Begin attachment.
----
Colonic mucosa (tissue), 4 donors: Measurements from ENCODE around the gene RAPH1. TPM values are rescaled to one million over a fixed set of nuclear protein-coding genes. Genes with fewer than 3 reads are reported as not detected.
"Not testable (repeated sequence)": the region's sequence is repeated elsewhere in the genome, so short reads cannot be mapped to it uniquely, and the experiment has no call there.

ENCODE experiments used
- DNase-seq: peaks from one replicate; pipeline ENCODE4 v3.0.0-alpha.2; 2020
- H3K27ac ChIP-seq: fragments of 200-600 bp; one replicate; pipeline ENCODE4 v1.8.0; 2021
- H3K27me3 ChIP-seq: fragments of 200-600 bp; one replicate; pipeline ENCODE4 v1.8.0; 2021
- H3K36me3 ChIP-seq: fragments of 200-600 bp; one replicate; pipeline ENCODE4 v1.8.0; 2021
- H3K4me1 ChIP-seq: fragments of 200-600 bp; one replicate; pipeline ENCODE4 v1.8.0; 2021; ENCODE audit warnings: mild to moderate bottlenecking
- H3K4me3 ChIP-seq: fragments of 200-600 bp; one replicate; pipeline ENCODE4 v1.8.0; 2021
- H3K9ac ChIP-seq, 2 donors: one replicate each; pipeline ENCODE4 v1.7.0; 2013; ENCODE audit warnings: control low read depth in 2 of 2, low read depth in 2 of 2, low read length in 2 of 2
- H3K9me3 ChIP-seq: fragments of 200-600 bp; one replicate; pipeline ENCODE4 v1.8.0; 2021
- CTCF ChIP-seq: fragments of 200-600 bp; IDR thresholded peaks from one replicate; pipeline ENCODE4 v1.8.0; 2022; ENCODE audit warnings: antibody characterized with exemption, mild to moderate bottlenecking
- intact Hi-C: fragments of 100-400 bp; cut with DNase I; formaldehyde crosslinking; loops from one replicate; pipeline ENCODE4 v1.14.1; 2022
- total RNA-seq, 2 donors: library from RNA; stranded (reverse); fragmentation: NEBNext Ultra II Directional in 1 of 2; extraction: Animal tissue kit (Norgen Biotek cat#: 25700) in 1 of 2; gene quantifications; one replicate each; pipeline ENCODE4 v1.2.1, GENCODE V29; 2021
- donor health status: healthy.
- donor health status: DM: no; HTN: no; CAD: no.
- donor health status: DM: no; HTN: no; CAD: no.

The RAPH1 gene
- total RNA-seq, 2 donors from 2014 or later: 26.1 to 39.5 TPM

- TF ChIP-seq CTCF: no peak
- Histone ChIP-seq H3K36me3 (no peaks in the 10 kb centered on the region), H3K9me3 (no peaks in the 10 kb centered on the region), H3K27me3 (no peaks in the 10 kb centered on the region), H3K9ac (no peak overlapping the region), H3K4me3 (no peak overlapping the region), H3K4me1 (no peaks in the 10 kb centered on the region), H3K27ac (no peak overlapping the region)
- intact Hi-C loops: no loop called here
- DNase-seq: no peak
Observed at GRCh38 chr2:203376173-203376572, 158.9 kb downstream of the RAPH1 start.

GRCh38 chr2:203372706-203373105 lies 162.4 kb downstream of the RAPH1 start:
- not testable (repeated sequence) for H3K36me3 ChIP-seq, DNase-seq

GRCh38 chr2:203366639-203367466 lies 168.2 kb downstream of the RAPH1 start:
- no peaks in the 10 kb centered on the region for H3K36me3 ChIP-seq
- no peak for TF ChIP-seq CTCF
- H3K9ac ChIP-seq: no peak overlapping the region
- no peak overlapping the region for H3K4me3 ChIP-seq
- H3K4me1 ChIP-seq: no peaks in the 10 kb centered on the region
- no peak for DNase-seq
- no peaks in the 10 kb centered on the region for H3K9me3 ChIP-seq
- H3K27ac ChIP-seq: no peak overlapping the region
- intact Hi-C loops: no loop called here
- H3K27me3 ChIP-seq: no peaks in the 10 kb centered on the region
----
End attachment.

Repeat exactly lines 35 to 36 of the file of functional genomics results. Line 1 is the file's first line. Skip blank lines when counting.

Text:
- H3K27ac ChIP-seq: no peak overlapping the region
- intact Hi-C loops: no loop called here